ComfortDelGro will launch a Fare Share Scheme, and will slash taxi rental in return for 15% of cabbies' fare takings
ComfortDelGro to slash taxi rental in return for 15% of cabbies' fare takings In its Fare Share Scheme, mentioned by chief executive Yang Ban Seng at the group's annual general meeting with shareholders on April 26, cabbies will be offered lower rental rates for their taxis. PHOTO: ST FILE

In another move to stave off rising competition, transport giant ComfortDelGro Corp will embark on a profit-sharing scheme with its cabbies.

In its Fare Share Scheme, mentioned by chief executive Yang Ban Seng at the group's annual general meeting with shareholders on Friday (April 26), cabbies will be offered lower rental rates for their taxis.

In return, taxi-drivers hand over 15 per cent of their fare takings to the company.

The voluntary scheme will initially be made available to single hirers of Hyundai i40 cabs which are less than four years old. If hirers sign up, they will pay a daily rental of $68-$78 - down from around $105.

They will then share 15 per cent of their fares with the company. There is no minimum number of trips they must clock.

Letters of offer will be going out to the first batch of more than 1,000 drivers on Friday afternoon.

"If successful, we will look at extending this scheme to other drivers as well," Mr Yang said.

Asked for their views, cabbies said the scheme, while not unique, is workable.

"It's similar to the Grab system," said Mr Henry Tay, 48, who has been driving for 10 years, referring to the private-hire operator widely seen as one of ComfortDelGro's strongest rivals.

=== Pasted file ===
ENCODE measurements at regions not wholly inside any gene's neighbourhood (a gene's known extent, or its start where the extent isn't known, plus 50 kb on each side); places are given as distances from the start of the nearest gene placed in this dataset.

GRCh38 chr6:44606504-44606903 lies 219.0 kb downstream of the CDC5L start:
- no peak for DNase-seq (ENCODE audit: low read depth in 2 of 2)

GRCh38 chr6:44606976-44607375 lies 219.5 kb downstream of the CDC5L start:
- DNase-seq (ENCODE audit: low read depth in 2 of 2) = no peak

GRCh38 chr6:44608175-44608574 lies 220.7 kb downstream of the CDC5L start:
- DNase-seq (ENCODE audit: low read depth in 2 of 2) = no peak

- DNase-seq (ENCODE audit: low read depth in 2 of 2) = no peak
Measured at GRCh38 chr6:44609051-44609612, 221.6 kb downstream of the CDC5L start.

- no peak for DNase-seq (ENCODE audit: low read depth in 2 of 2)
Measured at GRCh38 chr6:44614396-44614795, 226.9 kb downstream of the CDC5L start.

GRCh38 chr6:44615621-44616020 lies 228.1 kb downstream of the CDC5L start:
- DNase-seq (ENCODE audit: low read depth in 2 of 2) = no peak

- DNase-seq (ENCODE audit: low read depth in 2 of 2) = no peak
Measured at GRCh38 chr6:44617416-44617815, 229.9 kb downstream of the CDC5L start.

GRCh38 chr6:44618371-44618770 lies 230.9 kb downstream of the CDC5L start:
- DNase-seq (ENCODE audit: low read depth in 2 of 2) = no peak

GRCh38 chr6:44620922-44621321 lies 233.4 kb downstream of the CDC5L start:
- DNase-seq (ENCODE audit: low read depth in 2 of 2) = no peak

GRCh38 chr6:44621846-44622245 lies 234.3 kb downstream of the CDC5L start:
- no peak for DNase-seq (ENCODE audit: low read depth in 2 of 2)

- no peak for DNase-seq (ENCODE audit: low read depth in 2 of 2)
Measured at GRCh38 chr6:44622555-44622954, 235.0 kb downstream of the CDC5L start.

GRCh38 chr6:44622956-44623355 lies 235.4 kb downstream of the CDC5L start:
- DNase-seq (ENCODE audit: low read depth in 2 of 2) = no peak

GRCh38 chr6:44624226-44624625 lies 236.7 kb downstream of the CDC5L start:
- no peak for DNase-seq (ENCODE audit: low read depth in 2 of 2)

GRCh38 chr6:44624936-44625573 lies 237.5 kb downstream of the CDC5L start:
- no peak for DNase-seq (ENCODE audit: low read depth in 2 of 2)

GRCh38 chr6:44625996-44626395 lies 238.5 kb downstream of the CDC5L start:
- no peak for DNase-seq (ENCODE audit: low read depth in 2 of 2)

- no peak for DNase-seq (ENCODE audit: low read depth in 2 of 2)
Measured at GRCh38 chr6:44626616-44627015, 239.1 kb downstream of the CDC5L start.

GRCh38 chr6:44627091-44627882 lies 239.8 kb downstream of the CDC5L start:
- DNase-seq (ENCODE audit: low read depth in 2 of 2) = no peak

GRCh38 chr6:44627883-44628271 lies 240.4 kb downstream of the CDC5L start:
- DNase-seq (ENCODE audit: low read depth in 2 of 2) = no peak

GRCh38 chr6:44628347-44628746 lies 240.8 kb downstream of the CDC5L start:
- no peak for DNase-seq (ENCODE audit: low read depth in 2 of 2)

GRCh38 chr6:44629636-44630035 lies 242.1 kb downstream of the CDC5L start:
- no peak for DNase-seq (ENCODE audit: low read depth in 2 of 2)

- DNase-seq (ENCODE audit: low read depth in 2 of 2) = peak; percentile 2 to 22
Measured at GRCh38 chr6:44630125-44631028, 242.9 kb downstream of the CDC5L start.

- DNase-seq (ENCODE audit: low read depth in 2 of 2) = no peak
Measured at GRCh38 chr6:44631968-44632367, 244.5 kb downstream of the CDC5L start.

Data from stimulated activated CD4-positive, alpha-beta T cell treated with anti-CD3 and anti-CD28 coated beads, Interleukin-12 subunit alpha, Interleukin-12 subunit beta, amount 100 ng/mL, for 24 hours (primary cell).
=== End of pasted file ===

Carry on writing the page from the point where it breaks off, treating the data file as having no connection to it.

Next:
"They (Grab) offer low rentals, but for every trip, they take 20 per cent of the fare."

Mr Tay said ComfortDelGro's scheme would be most attractive to older drivers "who don't do so many trips per day".

Recently retired veteran cabby Tony Pang, 69, said: "Times are bad, so this is a necessary move."

At Friday's AGM, Mr Yang also said ComfortDelGro might consider offering ride-sharing, where two or more commuters going in the same general direction share a taxi. This is similar to options offered by private-hire firms such as GrabShare.

Since private-hire operators arrived in 2013, the taxi industry has been shrinking. There are now around 20,000 cabs on the road, a figure down from about 28,000 at its peak.

Taxi trips have also plunged to 650,000 a day, down from nearly one million.

Taxi companies such as ComfortDelGro have taken the opportunity to right-size their fleets.

Mr Yang said the group has scrapped diesel taxis registered four or five years ago with high certificate of entitlement (COE) prices.

These are replaced with new petrol-electric hybrid taxis which are more fuel-efficient, and which do not attract a diesel tax.

Its fleet, once almost exclusively diesel, now comprises 22 per cent of hybrids.